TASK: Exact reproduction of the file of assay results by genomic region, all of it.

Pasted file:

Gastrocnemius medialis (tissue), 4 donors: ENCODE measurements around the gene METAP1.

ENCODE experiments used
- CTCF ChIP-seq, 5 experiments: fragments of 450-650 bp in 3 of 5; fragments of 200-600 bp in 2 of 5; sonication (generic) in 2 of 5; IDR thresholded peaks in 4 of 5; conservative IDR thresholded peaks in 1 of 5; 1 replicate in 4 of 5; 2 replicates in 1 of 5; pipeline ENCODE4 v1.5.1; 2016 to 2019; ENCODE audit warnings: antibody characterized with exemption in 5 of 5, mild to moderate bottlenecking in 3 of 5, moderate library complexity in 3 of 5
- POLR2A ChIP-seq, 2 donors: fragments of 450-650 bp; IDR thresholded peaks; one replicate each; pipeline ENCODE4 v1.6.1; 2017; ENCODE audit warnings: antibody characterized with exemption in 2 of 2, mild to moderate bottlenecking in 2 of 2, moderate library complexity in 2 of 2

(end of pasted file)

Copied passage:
Gastrocnemius medialis (tissue), 4 donors: ENCODE measurements around the gene METAP1.

ENCODE experiments used
- CTCF ChIP-seq, 5 experiments: fragments of 450-650 bp in 3 of 5; fragments of 200-600 bp in 2 of 5; sonication (generic) in 2 of 5; IDR thresholded peaks in 4 of 5; conservative IDR thresholded peaks in 1 of 5; 1 replicate in 4 of 5; 2 replicates in 1 of 5; pipeline ENCODE4 v1.5.1; 2016 to 2019; ENCODE audit warnings: antibody characterized with exemption in 5 of 5, mild to moderate bottlenecking in 3 of 5, moderate library complexity in 3 of 5
- POLR2A ChIP-seq, 2 donors: fragments of 450-650 bp; IDR thresholded peaks; one replicate each; pipeline ENCODE4 v1.6.1; 2017; ENCODE audit warnings: antibody characterized with exemption in 2 of 2, mild to moderate bottlenecking in 2 of 2, moderate library complexity in 2 of 2